Grammy nominations cap off stellar year for Nova Scotia songwriter
Jacques Boissinot/canadian press
It’s been a year of surprises for Canadian songwriter Gordie Sampson, whose massive country hit, Jesus Take the Wheel, has opened the door to a string of superstar collaborations and a shot at one of music’s most sought-after prizes
It’s been a year of surprises for Canadian songwriter Gordie Sampson, whose massive country hit, Jesus Take the Wheel, has opened the door to a string of superstar collaborations and a shot at one of music’s most sought-after prizes.
After conquering the charts with the monster single — partly inspired by a Cape Breton road crash -— the affable Nova Scotian says his upcoming trip to the Grammys is a surreal turn in his exploding career.
Although he’d found modest success writing album tracks for various artists, the song was his first to be released to U.S. radio.
“The first single I had was Jesus Take the Wheel and it was just such a bang to happen as the first single,” Sampson says by phone from his home just outside Sydney, N.S.
The soaring inspirational tune, co-written with U.S. songwriters Hillary Lindsey and Brett James and sung by former American Idol winner Carrie Underwood, topped the Billboard charts for six weeks and transformed Sampson from a fledgling country music writer into one of Nashville’s hottest newcomers.
The 35-year-old musician, known in Atlantic Canada for his early career as a Cape Breton roots performer, had been travelling to the music capital on-and-off for eight years looking for a break, and scored his first big songwriting gig three years ago with a song on a Faith Hill record.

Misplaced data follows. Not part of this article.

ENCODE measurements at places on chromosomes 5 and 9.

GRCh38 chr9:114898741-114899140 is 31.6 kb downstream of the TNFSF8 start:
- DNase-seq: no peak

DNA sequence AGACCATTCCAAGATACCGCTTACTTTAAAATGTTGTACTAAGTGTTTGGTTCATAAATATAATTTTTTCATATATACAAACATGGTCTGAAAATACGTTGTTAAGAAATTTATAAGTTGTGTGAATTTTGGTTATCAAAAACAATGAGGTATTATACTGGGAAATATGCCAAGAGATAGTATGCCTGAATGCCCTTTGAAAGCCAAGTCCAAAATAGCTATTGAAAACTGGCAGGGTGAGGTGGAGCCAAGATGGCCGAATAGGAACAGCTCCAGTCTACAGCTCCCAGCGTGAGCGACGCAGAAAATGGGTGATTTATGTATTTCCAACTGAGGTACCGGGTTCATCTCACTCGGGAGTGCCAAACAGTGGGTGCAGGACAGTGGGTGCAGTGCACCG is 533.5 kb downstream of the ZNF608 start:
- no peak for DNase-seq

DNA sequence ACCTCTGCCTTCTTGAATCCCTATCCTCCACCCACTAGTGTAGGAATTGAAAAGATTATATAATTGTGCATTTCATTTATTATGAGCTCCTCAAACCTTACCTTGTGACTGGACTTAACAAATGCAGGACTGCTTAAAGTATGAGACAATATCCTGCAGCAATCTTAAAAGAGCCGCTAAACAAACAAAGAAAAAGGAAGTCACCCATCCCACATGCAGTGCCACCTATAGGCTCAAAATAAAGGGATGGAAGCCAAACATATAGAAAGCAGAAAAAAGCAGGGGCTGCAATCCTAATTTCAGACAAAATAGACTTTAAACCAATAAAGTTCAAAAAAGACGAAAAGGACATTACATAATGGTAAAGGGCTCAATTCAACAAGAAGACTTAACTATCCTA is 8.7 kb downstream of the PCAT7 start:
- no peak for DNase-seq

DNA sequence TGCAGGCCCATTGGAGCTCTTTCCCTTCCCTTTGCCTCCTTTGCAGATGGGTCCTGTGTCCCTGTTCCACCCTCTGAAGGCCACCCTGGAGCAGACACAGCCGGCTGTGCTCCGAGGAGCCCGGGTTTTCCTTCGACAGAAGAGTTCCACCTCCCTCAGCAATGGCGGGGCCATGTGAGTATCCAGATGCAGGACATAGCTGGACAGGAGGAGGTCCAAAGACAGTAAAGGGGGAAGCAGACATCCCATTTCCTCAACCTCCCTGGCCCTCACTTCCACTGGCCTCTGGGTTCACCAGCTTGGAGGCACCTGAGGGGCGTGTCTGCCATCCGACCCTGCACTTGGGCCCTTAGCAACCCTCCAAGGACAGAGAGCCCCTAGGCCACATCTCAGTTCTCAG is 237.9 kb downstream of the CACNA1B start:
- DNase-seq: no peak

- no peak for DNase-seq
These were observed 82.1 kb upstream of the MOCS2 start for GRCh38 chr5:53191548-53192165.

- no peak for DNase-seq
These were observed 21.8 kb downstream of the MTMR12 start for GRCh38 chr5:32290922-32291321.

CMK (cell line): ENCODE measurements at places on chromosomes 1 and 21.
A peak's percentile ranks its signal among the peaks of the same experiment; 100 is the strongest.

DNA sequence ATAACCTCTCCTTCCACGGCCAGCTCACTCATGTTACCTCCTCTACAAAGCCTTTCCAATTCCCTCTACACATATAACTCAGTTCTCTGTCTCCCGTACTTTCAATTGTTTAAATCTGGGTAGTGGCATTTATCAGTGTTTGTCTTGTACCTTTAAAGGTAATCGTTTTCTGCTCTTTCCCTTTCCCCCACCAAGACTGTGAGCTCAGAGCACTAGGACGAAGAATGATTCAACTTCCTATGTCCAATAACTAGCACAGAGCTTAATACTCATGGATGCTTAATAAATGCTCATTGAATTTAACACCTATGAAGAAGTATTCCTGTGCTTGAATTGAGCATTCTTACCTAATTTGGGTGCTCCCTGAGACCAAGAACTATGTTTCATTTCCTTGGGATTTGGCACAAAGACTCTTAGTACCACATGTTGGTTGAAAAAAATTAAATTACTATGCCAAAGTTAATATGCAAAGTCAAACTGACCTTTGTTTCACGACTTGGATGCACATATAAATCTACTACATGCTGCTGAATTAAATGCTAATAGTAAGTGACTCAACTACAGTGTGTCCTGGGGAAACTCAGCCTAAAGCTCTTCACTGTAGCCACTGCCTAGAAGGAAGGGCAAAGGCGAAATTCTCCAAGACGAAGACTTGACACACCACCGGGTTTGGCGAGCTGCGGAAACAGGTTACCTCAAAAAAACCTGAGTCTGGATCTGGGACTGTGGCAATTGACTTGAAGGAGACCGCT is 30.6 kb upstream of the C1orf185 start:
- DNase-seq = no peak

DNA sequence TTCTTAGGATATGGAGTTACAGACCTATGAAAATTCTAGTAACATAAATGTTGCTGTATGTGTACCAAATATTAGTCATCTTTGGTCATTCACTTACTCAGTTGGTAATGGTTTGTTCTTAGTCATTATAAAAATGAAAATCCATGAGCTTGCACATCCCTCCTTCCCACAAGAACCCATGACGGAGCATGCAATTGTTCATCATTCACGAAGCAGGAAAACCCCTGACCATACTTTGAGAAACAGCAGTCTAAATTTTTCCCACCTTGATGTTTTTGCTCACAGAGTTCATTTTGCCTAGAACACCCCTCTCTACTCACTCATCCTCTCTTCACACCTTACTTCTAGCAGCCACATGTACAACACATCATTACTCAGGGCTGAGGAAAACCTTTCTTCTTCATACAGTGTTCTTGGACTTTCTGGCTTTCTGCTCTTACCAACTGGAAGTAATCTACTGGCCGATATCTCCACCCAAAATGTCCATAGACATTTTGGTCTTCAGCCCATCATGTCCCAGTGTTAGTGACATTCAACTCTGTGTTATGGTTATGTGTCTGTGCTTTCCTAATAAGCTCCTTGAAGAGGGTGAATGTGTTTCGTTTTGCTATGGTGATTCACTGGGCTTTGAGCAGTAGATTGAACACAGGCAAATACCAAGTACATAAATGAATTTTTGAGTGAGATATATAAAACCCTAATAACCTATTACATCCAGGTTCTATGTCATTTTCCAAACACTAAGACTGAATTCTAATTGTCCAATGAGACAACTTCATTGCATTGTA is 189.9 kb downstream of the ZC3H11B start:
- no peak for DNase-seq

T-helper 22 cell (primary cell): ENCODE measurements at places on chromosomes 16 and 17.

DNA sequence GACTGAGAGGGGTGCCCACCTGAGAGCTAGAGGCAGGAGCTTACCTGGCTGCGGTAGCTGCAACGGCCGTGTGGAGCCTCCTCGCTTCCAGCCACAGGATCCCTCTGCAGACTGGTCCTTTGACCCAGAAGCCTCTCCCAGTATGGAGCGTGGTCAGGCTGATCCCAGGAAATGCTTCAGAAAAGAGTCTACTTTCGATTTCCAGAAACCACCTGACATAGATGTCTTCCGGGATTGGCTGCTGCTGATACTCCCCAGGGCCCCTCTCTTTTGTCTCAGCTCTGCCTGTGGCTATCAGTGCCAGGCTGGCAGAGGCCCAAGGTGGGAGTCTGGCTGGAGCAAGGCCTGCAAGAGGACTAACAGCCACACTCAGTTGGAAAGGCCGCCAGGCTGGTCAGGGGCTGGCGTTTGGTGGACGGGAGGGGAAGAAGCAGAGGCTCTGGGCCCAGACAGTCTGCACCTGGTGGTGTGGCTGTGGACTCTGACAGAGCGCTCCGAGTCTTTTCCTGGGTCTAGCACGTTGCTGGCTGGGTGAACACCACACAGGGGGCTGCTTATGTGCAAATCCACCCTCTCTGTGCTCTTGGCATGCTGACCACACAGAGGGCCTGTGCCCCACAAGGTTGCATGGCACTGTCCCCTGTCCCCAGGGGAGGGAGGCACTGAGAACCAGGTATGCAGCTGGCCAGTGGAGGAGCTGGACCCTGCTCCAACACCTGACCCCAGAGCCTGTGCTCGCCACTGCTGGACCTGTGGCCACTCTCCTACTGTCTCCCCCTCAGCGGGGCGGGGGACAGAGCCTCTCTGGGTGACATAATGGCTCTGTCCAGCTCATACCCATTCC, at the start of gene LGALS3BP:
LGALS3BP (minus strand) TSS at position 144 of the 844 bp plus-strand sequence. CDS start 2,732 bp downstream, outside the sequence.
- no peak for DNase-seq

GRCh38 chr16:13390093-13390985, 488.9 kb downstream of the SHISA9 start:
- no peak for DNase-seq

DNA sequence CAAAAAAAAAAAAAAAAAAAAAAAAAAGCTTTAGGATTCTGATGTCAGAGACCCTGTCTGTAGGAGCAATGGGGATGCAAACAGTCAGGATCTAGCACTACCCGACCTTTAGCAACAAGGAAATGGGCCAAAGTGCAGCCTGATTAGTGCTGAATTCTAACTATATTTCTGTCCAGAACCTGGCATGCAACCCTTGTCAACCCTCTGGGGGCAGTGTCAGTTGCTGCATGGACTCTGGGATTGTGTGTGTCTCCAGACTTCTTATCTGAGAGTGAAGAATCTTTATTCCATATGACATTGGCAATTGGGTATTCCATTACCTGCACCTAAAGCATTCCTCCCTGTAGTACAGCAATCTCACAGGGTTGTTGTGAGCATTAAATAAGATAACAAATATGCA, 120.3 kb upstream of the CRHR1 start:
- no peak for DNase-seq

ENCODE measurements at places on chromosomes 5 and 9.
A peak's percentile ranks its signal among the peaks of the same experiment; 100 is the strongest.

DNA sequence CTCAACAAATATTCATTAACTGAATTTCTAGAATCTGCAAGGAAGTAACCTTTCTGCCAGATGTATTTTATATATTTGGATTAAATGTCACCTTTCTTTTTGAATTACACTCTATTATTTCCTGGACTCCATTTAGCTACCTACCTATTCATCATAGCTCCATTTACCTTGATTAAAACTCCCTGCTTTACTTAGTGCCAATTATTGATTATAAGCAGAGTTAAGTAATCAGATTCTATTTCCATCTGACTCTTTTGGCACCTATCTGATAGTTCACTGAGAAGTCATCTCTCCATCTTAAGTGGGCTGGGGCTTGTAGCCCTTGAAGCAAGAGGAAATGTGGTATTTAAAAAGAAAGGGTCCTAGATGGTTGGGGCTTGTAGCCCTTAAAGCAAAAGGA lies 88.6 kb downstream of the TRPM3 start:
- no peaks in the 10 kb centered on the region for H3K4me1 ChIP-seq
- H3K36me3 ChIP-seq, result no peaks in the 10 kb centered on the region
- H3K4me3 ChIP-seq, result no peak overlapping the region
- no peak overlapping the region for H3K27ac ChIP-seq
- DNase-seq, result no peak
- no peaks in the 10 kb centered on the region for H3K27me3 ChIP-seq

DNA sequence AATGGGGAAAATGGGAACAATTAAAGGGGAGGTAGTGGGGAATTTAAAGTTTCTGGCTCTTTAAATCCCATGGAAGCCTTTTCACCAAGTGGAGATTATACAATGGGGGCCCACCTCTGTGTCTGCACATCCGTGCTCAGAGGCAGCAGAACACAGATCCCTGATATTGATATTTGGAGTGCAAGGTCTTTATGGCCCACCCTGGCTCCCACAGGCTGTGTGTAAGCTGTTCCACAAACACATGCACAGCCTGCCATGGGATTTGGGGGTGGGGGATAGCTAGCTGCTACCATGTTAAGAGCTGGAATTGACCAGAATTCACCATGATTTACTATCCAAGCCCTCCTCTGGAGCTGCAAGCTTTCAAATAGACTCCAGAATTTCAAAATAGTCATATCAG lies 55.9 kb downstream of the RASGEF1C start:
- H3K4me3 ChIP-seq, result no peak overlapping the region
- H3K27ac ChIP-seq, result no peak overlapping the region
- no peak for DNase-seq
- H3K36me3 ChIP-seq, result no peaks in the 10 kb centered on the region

“This is all relatively new stuff for me,” says Sampson, who’s recent collaborators include Rascal Flatts, LeAnn Rimes and Bon Jovi.
“Nothing had really happened before then and the Faith cut, which was followed by a Keith Urban cut, a couple of other little things, and then boom I got this Carrie Underwood cut, which was a single. Right after we got that, the doors just opened as wide as they could.
“I’ve had a lot of cuts since then, some of which might be singles .... As a writer, singles are what you want to have because they generate so much more money than just having a cut.”
A recent collaboration with Jon Bon Jovi and Richie Sambora may land on a country-tinged Bon Jovi album.
“Bon Jovi is probably the biggest guilty pleasure in the world, everybody’s a fan kind of in a way. They’re enigmas, they’re legends,” says Sampson. ”I was actually quite nervous writing with them because it was just a bit surreal but they turned out to be ... incredibly great guys.”
Sampson’s radio success with Jesus Take the Wheel has also brought a slew of professional accolades. So far, they include SOCAN’s songwriter of the year award at the Canadian Country Music Awards, the ASCAP song of the year in the United States, the Academy of Country Music Awards (ACMA) Single of the Year and the Nashville Songwriters Association’s international songwriter achievement award.
Now the song is up for two Grammys at a gala bash in Los Angeles on Feb. 11 and Sampson still marvels at its success. “I don’t even know that song anymore, it doesn’t even know me. It’s taken on a life of its own, it just flew away.”